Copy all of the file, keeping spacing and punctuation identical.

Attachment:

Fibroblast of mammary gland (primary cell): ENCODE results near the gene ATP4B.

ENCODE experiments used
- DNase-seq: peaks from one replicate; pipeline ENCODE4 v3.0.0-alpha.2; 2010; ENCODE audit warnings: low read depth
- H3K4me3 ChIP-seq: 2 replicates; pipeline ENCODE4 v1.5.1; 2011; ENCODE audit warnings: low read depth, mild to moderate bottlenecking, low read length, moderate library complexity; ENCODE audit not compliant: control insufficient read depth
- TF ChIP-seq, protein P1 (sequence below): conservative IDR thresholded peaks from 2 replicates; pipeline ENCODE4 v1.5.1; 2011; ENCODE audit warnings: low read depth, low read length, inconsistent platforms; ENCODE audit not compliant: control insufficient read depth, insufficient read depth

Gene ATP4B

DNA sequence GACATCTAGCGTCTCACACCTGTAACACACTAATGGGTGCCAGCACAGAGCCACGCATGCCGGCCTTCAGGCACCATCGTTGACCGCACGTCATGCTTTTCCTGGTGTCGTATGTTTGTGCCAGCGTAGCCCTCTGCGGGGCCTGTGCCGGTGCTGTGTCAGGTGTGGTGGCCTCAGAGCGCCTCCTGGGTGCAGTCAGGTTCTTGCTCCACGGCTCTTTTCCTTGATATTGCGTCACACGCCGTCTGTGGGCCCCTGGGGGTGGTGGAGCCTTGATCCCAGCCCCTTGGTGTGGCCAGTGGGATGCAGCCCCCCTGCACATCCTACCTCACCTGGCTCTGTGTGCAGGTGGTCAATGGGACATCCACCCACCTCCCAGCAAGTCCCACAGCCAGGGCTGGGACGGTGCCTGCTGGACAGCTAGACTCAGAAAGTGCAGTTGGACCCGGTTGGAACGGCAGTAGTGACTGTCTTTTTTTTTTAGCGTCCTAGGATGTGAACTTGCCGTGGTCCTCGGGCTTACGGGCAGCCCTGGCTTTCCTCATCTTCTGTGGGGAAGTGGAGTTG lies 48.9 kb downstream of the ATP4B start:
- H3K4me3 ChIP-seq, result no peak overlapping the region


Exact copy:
Fibroblast of mammary gland (primary cell): ENCODE results near the gene ATP4B.

ENCODE experiments used
- DNase-seq: peaks from one replicate; pipeline ENCODE4 v3.0.0-alpha.2; 2010; ENCODE audit warnings: low read depth
- H3K4me3 ChIP-seq: 2 replicates; pipeline ENCODE4 v1.5.1; 2011; ENCODE audit warnings: low read depth, mild to moderate bottlenecking, low read length, moderate library complexity; ENCODE audit not compliant: control insufficient read depth
- TF ChIP-seq, protein P1 (sequence below): conservative IDR thresholded peaks from 2 replicates; pipeline ENCODE4 v1.5.1; 2011; ENCODE audit warnings: low read depth, low read length, inconsistent platforms; ENCODE audit not compliant: control insufficient read depth, insufficient read depth

Gene ATP4B

DNA sequence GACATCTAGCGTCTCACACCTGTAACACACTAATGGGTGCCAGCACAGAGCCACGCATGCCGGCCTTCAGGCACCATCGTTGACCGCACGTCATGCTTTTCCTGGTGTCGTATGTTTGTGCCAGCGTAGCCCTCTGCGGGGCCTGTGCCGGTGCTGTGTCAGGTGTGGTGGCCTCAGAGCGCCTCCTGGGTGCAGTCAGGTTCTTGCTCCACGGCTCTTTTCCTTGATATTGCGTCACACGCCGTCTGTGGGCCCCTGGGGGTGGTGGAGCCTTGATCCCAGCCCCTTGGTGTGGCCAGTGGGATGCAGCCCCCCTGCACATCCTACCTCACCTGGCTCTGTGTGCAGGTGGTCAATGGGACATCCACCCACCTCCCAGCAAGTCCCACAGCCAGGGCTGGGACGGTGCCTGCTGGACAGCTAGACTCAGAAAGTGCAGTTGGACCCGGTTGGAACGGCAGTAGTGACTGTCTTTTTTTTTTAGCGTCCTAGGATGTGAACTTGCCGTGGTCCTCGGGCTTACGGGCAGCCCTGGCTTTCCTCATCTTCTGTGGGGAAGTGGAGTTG lies 48.9 kb downstream of the ATP4B start:
- H3K4me3 ChIP-seq, result no peak overlapping the region